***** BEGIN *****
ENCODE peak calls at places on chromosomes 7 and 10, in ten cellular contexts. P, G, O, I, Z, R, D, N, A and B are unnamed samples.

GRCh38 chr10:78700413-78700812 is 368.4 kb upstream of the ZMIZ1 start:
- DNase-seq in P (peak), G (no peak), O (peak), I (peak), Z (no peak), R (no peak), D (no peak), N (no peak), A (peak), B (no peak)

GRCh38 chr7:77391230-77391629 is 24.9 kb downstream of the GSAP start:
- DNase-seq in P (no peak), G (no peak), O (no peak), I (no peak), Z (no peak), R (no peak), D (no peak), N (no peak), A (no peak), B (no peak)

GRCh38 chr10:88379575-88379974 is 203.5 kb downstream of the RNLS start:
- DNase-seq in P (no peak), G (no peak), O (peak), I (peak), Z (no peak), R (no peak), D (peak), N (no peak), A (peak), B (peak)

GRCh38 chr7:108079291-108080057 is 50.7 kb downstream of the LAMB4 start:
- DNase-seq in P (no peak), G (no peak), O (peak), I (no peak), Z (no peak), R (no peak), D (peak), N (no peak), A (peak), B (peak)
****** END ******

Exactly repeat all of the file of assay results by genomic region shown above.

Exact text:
ENCODE peak calls at places on chromosomes 7 and 10, in ten cellular contexts. P, G, O, I, Z, R, D, N, A and B are unnamed samples.

GRCh38 chr10:78700413-78700812 is 368.4 kb upstream of the ZMIZ1 start:
- DNase-seq in P (peak), G (no peak), O (peak), I (peak), Z (no peak), R (no peak), D (no peak), N (no peak), A (peak), B (no peak)

GRCh38 chr7:77391230-77391629 is 24.9 kb downstream of the GSAP start:
- DNase-seq in P (no peak), G (no peak), O (no peak), I (no peak), Z (no peak), R (no peak), D (no peak), N (no peak), A (no peak), B (no peak)

GRCh38 chr10:88379575-88379974 is 203.5 kb downstream of the RNLS start:
- DNase-seq in P (no peak), G (no peak), O (peak), I (peak), Z (no peak), R (no peak), D (peak), N (no peak), A (peak), B (peak)

GRCh38 chr7:108079291-108080057 is 50.7 kb downstream of the LAMB4 start:
- DNase-seq in P (no peak), G (no peak), O (peak), I (no peak), Z (no peak), R (no peak), D (peak), N (no peak), A (peak), B (peak)